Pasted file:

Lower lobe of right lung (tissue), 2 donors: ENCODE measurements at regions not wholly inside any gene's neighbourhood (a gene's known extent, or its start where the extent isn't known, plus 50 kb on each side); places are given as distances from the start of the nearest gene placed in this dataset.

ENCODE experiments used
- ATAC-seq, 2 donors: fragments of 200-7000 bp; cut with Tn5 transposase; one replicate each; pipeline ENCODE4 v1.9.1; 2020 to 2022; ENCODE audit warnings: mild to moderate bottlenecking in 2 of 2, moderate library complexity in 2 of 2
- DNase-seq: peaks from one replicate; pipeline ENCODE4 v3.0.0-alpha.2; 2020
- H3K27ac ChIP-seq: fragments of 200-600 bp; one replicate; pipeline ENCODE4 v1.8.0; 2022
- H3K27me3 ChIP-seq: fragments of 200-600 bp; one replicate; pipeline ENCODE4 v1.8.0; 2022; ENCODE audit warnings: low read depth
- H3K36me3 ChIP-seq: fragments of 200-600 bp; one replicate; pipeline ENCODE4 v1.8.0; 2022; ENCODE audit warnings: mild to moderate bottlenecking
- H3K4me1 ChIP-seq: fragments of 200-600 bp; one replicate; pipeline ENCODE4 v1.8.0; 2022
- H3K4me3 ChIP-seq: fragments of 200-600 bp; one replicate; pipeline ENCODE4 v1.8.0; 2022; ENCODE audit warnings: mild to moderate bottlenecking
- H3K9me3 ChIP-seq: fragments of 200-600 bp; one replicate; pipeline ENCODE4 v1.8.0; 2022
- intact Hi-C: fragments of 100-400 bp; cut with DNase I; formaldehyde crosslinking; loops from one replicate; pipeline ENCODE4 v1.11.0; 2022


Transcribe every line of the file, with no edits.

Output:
Lower lobe of right lung (tissue), 2 donors: ENCODE measurements at regions not wholly inside any gene's neighbourhood (a gene's known extent, or its start where the extent isn't known, plus 50 kb on each side); places are given as distances from the start of the nearest gene placed in this dataset.

ENCODE experiments used
- ATAC-seq, 2 donors: fragments of 200-7000 bp; cut with Tn5 transposase; one replicate each; pipeline ENCODE4 v1.9.1; 2020 to 2022; ENCODE audit warnings: mild to moderate bottlenecking in 2 of 2, moderate library complexity in 2 of 2
- DNase-seq: peaks from one replicate; pipeline ENCODE4 v3.0.0-alpha.2; 2020
- H3K27ac ChIP-seq: fragments of 200-600 bp; one replicate; pipeline ENCODE4 v1.8.0; 2022
- H3K27me3 ChIP-seq: fragments of 200-600 bp; one replicate; pipeline ENCODE4 v1.8.0; 2022; ENCODE audit warnings: low read depth
- H3K36me3 ChIP-seq: fragments of 200-600 bp; one replicate; pipeline ENCODE4 v1.8.0; 2022; ENCODE audit warnings: mild to moderate bottlenecking
- H3K4me1 ChIP-seq: fragments of 200-600 bp; one replicate; pipeline ENCODE4 v1.8.0; 2022
- H3K4me3 ChIP-seq: fragments of 200-600 bp; one replicate; pipeline ENCODE4 v1.8.0; 2022; ENCODE audit warnings: mild to moderate bottlenecking
- H3K9me3 ChIP-seq: fragments of 200-600 bp; one replicate; pipeline ENCODE4 v1.8.0; 2022
- intact Hi-C: fragments of 100-400 bp; cut with DNase I; formaldehyde crosslinking; loops from one replicate; pipeline ENCODE4 v1.11.0; 2022